Cornwall’s rich lithium, copper and tin endowment in the spotlight as G7 comes to town

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It’s been a slow-burner till now, but Cornwall’s mining renaissance is beginning to build some real momentum. It’s no accident that the schedules for the executives at Cornish Lithium and Cornish Metals (LON:CUSN) have never been busier. The G7 are in town, and both these mining companies are at the forefront of providing the commodities that will go towards greening the world.

Cornish Metals has copper at United Downs and tin at South Crofty, while Cornish Lithium has lithium – potentially all over Cornwall.

The initial proof of that comes just above the rubbly ground in an industrial site just outside of Falmouth. A technician wearing a visor, to protect himself not from Covid, but from heat, gently turns the tap, and a clear liquid flows quietly out and into a plastic bottle.

Clear, yes.

But it’s not water, or not exactly.

In fact this is brine, and what it contains represents the potential transformation not only of the Cornish economy, but of the British economy as a whole.

Because it’s here, on this industrial estate, that the practical end of one British company’s efforts to create a home-grown lithium production industry are starting to bear fruit.

Cornish Lithium was the brain-child of mining industry veteran Jeremy Wrathall, who unearthed a few years ago, centuries-old reports of hot liquids appearing inside some of Cornwall’s ancient tin and copper mines. 

It took a man with trained mining eye and a keen awareness of the latest dynamics in the commodities markets to put two and two together. Back in the day, the hot brines that gushed into Cornwall’s underground mines were a very unwelcome distraction.

Now though, they could be the key to unlocking a multi-million or billion dollar nascent industry. Lithium is in high demand for use in electric vehicles and the next generation of energy storage batteries, and Britain for the past couple of decades has been a major manufacturing hub for the European car market.

But Brexit has complicated matters in that regard, with new treaties stipulatng that a certain amount of raw material for manufactured goods must be sourced locally. Where will Britain get the raw materials that will allow its car manufacturing to continue to prosper?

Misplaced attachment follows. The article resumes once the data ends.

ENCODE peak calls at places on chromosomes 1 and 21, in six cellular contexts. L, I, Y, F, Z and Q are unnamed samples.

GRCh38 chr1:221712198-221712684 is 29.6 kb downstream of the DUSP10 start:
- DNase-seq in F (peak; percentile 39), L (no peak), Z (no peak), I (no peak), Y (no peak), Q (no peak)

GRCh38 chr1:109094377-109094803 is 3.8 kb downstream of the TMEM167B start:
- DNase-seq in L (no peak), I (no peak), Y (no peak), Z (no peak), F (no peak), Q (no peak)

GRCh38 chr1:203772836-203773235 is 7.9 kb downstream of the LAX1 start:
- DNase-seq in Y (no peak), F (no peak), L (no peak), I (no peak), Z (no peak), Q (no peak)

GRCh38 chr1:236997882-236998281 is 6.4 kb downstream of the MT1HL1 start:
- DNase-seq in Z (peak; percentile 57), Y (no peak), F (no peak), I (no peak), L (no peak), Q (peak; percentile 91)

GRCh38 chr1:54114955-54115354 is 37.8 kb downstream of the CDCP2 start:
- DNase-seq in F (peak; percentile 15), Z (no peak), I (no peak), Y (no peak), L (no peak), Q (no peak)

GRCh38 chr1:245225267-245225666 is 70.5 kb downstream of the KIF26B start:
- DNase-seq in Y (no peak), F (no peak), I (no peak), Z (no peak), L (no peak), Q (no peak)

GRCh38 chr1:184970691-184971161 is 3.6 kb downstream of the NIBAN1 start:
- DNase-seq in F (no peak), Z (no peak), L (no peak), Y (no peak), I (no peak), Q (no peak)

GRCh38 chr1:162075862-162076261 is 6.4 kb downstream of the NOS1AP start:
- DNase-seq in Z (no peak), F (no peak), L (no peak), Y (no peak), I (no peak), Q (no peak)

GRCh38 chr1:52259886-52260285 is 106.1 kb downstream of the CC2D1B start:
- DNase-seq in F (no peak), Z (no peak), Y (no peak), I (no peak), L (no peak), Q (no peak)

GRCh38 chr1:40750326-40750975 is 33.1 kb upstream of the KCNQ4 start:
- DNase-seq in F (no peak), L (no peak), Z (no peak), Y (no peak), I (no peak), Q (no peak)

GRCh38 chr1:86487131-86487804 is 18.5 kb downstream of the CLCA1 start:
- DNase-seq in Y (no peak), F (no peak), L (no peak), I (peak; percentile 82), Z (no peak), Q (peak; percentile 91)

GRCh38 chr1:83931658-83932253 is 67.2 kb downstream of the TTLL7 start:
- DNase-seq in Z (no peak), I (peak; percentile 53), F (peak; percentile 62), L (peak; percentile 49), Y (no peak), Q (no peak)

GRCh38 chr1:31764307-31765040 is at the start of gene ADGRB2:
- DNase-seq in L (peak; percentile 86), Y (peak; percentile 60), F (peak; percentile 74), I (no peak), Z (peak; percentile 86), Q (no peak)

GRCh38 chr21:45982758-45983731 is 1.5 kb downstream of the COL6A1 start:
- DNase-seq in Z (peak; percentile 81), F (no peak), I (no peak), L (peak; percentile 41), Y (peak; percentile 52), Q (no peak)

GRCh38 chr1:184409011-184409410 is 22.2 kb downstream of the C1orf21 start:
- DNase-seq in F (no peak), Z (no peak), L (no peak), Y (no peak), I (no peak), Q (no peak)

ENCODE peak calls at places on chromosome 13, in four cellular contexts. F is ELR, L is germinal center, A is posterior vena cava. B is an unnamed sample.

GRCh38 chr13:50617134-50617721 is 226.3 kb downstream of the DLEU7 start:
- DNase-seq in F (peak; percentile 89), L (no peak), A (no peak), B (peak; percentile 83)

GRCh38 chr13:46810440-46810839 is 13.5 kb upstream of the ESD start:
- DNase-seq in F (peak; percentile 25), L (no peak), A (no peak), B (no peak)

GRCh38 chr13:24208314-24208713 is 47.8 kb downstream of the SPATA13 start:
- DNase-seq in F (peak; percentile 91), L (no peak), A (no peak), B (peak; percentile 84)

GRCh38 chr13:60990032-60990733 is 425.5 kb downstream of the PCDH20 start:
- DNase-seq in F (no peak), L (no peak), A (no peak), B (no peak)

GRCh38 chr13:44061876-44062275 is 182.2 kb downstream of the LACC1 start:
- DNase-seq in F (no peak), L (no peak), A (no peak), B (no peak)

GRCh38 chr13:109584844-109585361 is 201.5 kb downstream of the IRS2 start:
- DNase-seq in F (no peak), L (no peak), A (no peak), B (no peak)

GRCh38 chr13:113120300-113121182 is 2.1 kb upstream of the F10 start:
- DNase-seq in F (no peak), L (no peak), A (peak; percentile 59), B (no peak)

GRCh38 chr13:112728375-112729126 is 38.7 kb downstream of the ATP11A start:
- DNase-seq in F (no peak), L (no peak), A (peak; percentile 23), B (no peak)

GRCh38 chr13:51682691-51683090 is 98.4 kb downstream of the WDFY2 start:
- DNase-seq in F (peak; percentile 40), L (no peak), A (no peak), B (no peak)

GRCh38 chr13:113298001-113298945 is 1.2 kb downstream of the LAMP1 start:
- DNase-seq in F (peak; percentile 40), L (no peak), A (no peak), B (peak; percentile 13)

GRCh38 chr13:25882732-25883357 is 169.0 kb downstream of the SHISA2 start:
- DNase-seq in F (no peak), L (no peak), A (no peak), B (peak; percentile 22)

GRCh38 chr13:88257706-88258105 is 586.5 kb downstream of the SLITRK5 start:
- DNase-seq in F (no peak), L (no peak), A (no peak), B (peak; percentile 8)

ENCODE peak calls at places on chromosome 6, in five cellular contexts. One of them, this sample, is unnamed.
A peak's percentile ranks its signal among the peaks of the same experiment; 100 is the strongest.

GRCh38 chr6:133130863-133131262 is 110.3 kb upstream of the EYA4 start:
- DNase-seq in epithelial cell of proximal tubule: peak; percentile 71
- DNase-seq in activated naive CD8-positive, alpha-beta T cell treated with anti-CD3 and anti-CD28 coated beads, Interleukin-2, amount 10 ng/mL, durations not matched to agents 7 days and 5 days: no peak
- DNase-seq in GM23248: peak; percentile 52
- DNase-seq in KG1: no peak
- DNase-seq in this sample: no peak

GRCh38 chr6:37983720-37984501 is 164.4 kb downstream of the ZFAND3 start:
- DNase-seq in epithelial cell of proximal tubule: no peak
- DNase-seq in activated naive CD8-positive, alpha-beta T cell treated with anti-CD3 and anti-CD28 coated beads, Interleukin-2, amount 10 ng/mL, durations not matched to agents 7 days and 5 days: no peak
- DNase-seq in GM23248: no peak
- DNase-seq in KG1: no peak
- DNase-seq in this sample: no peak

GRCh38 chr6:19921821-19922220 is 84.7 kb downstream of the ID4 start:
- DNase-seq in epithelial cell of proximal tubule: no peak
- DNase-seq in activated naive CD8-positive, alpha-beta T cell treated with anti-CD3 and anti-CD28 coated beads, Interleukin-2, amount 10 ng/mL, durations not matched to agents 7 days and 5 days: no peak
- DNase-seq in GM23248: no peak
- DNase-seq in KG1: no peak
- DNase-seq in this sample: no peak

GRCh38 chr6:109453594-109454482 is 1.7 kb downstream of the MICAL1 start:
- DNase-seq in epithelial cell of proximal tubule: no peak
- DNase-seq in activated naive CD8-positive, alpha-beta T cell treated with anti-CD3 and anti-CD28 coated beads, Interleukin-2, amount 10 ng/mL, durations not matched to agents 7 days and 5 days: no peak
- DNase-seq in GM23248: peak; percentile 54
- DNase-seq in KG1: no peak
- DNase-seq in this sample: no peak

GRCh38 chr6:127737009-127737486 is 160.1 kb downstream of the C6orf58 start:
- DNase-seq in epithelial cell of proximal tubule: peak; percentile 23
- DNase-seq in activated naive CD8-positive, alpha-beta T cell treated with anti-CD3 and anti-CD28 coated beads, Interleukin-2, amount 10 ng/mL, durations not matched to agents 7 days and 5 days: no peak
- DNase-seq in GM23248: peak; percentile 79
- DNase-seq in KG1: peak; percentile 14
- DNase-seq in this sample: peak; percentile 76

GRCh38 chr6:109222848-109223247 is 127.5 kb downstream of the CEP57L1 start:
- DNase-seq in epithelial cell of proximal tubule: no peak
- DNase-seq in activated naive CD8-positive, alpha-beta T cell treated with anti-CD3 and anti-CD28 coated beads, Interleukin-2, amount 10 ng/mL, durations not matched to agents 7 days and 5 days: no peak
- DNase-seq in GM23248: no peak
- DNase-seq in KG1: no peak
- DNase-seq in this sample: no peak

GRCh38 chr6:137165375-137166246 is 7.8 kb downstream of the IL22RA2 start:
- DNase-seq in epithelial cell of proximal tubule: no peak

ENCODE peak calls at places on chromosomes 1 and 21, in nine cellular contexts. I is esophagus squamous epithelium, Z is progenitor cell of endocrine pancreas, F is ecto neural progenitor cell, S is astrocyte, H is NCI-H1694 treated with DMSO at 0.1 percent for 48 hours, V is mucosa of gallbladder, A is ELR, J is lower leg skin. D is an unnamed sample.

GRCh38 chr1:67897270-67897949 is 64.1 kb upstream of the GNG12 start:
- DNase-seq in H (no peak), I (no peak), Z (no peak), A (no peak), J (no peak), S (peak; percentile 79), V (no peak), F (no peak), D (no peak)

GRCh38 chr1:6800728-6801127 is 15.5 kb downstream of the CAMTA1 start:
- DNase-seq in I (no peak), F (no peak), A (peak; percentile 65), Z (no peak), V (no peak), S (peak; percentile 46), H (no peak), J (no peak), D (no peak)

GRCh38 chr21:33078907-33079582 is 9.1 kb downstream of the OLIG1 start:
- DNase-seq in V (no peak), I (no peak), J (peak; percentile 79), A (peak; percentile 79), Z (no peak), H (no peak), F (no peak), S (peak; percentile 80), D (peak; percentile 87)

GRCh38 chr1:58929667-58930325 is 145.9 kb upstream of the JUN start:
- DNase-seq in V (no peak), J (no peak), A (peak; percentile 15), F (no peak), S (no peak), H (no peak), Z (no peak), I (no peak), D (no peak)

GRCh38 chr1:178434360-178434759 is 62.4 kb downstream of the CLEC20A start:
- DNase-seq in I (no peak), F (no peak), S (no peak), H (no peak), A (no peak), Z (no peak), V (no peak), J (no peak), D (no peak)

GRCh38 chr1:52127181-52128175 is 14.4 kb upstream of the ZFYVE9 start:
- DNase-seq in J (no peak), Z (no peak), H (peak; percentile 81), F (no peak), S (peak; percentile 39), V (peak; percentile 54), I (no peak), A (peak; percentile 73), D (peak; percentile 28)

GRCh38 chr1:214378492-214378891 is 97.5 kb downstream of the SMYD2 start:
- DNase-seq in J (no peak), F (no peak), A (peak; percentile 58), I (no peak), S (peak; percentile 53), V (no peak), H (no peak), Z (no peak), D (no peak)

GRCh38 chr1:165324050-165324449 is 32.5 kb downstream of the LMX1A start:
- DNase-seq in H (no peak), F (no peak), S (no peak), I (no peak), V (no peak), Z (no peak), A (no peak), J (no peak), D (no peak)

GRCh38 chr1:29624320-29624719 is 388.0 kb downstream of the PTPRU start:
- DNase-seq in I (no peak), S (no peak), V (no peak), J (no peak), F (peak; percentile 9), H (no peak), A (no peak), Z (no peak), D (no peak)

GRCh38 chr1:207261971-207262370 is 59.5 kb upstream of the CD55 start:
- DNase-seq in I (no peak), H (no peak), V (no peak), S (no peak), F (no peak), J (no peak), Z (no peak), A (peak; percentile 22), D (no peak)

The small tap in the industrial estate offers one possible answer.

How much lithium can be extracted from the brines in Cornwall is an open question. On the evidence so far, it’s not likely to be small though, and indeed it’s quite possible that there could be decades worth of supply available.

Cornish Lithium has gathered together a sizeable land package, and is confident that when the appropriate tests are complete and the time comes to start commercial extraction, it will be able to produce the lion’s share of the lithium in brines that Cornwall ends up producing. In the background there are also hard rock mines, but for now the brines are the focus because the footprint is so small and the upside is so great.

Current work is focusing on how best to extract the lithium from the brines. On one side of the small tap sits a small container full of high-tech machinery owned by a French firm. Across the yard, beyond the cuboid containers that are used for the shipment of bulk samples, in a shed sits another potential method of processing that uses special beads. This is the property of a Canadian company brought in by Cornish Lithium, and has the virtue of being a closed-loop in terms of processing – almost all the waste generated gets reused.

A decision on processing is imminent, and it’s expected that a pilot plant will be ready by the end of March next year.

In the meantime, Cornish Lithium has plenty to do. First off, it’s hosting several high profile visits this week, as the arrival of the G7 up the road has thrown the spotlight firmly on local opportunities in regards to renewables. After that, the emphasis will shift to getting pilot-scale production underway, and to a proposed listing on the Aim market of the London stock exchange.

There’s also the question of Cornwall’s mineral rights in general. Through the work initiated by Jeremy Wrathall which is now being continued by his capable staff, the company has assembled the largest singled database of mining rights and ownership in the West Country. This puts Cornish Lithium in a position of some strength as a regional player.

Already it’s played a key role in the latest copper discovery of Cornish Metals. Across the road from the industrial estate with the tap that gushes lithium brines, across a field, the thin cylinders and supports of a drill rig rise up into the air, silhouetted over the hedge rows. Here, Cornish Metals is looking to follow up on that copper intercept in an area that used to be known as “the richest square mile on earth” because of its huge mineralized endowment.

Will any part of Cornwall ever be worthy of such a title again? It’s ambitious idea, but several mining companies are having a go at making it happen, and Cornish Lithium is in the vanguard.

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